With these evidences of the existence and operation of a skeptical, unbelieving spirit in view, we can no longer doubt the importance of taking heed, “lest any man spoil us through philosophy and vain deceit.” Inundated with publications whose contents, and conversant with persons whose words and actions are hostile to “the faith once delivered to the saints,” we have every conceiveable inducement to be constantly on our guard against the assaults of our enemies. We are exposed to assailants on every side. Even in retirement, where we may think ourselves most safe and invulnerable, books under the titles of history, travels, biography, philosophical discussions, poetical effusions, and even moral essays, without the utmost caution on our part, may insensibly infuse the poison of infidelity! (16) Convinced that familiarity diminishes disgust, and frequently ends in attachment; aware too, that when the reader can be induced to approve and applaud the general strain of a work, he has, for the most part, committed himself, and may easily be converted into an advocate and partisan of the whole, the most artful and successful adversaries of the gospel, commonly interweave with speculations, otherwise brilliant and interesting, if not useful, those unprincipled sophisms which tend, first to weaken, and afterwards to destroy its authority. Hence, in the perusal of many writings, in almost every branch of science, perpetual care to discriminate between the good and the evil is indispensably requisite.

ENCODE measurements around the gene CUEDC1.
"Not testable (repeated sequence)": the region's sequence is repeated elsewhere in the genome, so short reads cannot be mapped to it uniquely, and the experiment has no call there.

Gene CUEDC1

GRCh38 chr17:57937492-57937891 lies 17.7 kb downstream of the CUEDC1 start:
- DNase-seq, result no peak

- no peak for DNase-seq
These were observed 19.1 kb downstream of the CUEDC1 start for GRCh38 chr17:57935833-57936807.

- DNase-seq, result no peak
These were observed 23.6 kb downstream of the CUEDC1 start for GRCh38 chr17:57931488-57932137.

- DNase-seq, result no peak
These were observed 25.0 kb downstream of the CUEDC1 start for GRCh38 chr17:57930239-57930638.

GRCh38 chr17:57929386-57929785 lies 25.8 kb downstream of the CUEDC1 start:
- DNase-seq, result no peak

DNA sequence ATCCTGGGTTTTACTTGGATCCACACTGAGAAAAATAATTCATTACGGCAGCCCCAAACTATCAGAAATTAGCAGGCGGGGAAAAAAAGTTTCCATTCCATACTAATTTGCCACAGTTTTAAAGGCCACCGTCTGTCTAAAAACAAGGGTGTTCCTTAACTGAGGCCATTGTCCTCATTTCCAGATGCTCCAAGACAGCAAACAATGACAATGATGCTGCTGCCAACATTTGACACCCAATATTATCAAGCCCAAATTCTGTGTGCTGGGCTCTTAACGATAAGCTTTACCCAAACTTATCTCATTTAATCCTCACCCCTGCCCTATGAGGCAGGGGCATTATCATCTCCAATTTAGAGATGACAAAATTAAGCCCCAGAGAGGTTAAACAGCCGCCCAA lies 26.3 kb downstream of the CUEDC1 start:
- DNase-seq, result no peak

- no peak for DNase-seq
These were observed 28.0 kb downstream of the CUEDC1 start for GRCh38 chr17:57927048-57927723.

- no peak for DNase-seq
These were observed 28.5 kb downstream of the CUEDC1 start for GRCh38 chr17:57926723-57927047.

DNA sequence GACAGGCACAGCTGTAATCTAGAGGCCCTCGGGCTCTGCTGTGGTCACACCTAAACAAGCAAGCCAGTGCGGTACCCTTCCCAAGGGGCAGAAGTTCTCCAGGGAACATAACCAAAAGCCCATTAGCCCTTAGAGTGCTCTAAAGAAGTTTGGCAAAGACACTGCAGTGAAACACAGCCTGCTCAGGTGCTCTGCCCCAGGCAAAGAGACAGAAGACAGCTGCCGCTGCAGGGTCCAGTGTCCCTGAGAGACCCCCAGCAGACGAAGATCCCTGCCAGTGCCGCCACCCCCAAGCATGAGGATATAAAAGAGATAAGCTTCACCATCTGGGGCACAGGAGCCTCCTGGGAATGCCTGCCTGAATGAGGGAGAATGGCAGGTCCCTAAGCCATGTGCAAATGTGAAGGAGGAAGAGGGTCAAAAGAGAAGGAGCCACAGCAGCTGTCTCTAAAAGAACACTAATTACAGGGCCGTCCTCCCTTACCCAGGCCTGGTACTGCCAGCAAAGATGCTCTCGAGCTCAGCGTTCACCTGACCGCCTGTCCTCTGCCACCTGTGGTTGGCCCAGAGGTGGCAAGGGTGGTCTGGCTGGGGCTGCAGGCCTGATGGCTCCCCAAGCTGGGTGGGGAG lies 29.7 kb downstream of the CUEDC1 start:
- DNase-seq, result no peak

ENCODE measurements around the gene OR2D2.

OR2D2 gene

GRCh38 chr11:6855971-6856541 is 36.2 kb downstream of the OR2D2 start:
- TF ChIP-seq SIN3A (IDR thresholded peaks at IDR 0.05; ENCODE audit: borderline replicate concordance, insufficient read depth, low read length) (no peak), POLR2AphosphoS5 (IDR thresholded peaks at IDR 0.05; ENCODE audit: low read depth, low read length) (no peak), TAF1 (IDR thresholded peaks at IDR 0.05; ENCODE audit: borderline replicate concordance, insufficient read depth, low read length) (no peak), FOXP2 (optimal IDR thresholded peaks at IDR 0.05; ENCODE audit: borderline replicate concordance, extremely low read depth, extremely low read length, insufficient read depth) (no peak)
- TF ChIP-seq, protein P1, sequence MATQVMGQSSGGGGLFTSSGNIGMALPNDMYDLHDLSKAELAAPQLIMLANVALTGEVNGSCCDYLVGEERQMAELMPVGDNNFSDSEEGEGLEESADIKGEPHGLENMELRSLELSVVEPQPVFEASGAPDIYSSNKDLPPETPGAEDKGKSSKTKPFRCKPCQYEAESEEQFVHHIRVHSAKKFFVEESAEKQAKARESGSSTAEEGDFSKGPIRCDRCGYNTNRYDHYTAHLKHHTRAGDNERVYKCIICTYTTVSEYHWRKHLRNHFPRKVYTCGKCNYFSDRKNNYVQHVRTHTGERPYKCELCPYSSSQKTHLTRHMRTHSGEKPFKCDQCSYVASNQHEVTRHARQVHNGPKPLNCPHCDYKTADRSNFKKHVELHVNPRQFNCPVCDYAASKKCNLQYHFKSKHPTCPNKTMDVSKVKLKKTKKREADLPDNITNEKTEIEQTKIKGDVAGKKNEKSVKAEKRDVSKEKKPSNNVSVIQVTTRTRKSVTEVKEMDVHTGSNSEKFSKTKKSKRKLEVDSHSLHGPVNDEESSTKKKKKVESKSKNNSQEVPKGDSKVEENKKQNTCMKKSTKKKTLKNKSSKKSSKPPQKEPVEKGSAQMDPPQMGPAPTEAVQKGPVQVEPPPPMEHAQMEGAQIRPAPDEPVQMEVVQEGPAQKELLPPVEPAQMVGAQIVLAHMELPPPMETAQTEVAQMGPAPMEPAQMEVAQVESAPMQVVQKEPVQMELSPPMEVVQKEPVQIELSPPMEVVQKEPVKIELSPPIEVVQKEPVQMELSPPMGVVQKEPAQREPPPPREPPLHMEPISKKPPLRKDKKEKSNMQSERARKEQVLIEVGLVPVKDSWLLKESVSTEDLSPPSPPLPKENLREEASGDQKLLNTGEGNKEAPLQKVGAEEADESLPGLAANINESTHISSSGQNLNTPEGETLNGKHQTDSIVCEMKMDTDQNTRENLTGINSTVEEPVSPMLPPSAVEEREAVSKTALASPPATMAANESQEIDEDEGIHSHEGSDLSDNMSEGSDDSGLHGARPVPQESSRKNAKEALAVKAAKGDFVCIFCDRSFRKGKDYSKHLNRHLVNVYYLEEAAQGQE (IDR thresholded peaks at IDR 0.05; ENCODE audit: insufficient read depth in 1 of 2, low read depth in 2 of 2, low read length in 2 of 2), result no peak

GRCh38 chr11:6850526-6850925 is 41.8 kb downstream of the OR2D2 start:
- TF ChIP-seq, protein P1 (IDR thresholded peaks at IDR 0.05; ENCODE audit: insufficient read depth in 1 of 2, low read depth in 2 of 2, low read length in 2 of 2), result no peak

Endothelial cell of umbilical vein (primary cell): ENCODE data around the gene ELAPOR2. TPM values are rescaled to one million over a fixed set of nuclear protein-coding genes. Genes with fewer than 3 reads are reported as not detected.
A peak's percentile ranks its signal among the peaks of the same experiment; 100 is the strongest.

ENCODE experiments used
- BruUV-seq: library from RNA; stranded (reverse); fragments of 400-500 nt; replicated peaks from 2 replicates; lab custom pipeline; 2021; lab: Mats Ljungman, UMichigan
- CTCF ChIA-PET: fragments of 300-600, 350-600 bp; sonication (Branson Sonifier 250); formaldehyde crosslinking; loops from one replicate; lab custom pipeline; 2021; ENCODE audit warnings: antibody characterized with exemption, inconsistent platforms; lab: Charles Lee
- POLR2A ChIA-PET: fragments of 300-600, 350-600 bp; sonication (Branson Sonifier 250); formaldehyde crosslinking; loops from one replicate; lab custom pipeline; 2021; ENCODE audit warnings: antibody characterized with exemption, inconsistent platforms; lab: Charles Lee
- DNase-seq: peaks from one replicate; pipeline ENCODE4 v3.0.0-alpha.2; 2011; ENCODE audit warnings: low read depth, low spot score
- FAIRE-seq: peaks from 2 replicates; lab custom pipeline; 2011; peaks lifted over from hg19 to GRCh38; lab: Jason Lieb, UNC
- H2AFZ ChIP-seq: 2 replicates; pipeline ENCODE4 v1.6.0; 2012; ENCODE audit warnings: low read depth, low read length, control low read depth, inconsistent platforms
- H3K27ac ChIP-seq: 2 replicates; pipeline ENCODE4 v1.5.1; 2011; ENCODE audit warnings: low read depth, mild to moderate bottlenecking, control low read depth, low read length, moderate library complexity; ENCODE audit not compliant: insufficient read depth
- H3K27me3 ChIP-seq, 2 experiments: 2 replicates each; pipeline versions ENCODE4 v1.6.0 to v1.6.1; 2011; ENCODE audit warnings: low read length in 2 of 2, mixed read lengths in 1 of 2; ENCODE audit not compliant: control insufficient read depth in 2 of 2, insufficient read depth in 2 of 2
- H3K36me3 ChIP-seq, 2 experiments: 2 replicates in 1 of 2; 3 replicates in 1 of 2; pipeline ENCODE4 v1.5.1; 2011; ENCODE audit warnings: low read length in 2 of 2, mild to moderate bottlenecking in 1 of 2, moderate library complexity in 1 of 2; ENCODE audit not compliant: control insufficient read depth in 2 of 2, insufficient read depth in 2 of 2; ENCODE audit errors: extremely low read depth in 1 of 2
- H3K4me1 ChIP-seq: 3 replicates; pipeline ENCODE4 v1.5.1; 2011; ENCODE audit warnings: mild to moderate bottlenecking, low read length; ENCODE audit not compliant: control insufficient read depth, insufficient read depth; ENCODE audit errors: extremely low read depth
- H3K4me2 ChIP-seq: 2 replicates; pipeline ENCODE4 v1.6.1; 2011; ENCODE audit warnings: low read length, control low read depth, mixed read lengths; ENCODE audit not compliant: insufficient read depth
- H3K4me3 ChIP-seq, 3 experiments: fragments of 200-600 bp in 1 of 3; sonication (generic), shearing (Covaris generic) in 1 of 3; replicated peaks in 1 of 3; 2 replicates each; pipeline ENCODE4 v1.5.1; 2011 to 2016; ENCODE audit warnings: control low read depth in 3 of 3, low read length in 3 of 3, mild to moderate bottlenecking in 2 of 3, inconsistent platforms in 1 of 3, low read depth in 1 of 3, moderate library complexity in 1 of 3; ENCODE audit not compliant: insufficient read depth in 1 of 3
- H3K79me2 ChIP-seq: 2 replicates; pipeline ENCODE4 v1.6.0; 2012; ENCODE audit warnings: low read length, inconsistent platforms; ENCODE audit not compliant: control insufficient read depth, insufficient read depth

Nor should we be less circumspect and vigilant upon other occasions. For, upon other occasions, we are in equal jeopardy. In our social intercourse; yea, in the transaction of necessary business, we often find men who embrace every opportunity, either directly or indirectly, to traduce the gospel and its adherents. Now, if these men happen to think with us upon other subjects, or in any way, to be agreeable and useful to us, there is the utmost danger of our palliating their infidelity, till we gradually lose our accustomed abhorrence of it, and are eventually drawn into the vortex ourselves. By this mean, many an honest mind has been estranged from the virtuous part of the community, and by associating principally, with the vicious and dissolute, has incautiously furnished them with additional weapons for its own destruction. Here is developed the true reason why those, of whom better things might be expected, are sometimes transformed into the apologists and defenders of profligate characters; and here, I scruple not to add, is disclosed the frequent cause of that apostacy from the faith, which so often astonishes and grieves the friends of goodness. “Enter not,” therefore, “into the path of the wicked, and go not in the way of evil men; avoid it, pass not by it, turn from it and pass away. For they sleep not, except they have done mischief, and their sleep is taken away unless they cause some to fall.” Shun, as the worst of all infections, the haunts of riot and excess; where the votaries of unholy pleasure celebrate their midnight and abominable orgies! There the name of God is blasphemed—There the Saviour of the world is vilified—There the word of truth is ridiculed and contemned—There virtue is laughed out of countenance—And there impurity and vice are exemplified and applauded! If you once contract a fondness for such society, your degeneracy and ruin are inevitable! Nay, if you so far suspend your wonted detestation of their “filthy communications,” as to acquiesce in complacent silence, or betray the approving smile, you are enlisted in their cause! And think not that your discharge will be optional, or easy! For if reason and conscience are now, insufficient to restrain you, your escape will hardly be practicable, when thus entangled in the toils! Resolve then, with the devout Psalmist of old, to be “companions of those that fear God and keep his precepts.” Let no coincidence of subordinate opinions and views lead you to withdraw your affection from the friends of religion, or to repose your confidence in its foes. This is not to “account all things as loss for the excellency of the knowledge of Christ.” “It is to worship and serve the creature more than the Creator,” and by giving weight and ascendency to the wicked, to aid and abet their cruel exertions for the extirpation of piety and good morals from the world!